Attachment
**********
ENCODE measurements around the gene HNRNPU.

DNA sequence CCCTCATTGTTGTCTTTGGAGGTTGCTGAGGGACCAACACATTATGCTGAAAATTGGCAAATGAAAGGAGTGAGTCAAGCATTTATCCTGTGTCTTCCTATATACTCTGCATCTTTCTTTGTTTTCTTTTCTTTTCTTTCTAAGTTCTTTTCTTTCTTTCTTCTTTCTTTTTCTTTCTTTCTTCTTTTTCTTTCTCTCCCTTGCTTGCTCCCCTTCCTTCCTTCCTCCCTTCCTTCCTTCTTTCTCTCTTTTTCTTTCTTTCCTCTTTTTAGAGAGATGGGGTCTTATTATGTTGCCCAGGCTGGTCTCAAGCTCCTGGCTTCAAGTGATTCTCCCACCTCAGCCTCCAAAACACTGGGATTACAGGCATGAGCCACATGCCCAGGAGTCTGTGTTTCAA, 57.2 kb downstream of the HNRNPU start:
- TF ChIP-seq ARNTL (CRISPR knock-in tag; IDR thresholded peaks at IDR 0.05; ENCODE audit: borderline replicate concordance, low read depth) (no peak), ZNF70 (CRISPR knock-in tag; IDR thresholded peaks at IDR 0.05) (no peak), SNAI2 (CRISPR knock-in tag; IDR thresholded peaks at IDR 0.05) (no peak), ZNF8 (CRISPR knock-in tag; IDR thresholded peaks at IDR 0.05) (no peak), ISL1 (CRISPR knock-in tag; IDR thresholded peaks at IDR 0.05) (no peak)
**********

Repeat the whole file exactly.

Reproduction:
ENCODE measurements around the gene HNRNPU.

DNA sequence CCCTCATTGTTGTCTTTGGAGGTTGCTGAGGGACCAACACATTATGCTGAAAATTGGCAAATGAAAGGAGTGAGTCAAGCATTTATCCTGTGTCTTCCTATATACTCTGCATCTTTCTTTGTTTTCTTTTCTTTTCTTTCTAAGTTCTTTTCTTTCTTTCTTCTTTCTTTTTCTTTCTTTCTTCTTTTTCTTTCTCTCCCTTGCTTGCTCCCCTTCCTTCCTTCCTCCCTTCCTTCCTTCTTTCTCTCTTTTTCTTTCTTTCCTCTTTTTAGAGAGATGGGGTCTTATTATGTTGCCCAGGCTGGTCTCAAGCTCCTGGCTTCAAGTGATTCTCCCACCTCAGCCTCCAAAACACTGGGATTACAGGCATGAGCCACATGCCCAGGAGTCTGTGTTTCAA, 57.2 kb downstream of the HNRNPU start:
- TF ChIP-seq ARNTL (CRISPR knock-in tag; IDR thresholded peaks at IDR 0.05; ENCODE audit: borderline replicate concordance, low read depth) (no peak), ZNF70 (CRISPR knock-in tag; IDR thresholded peaks at IDR 0.05) (no peak), SNAI2 (CRISPR knock-in tag; IDR thresholded peaks at IDR 0.05) (no peak), ZNF8 (CRISPR knock-in tag; IDR thresholded peaks at IDR 0.05) (no peak), ISL1 (CRISPR knock-in tag; IDR thresholded peaks at IDR 0.05) (no peak)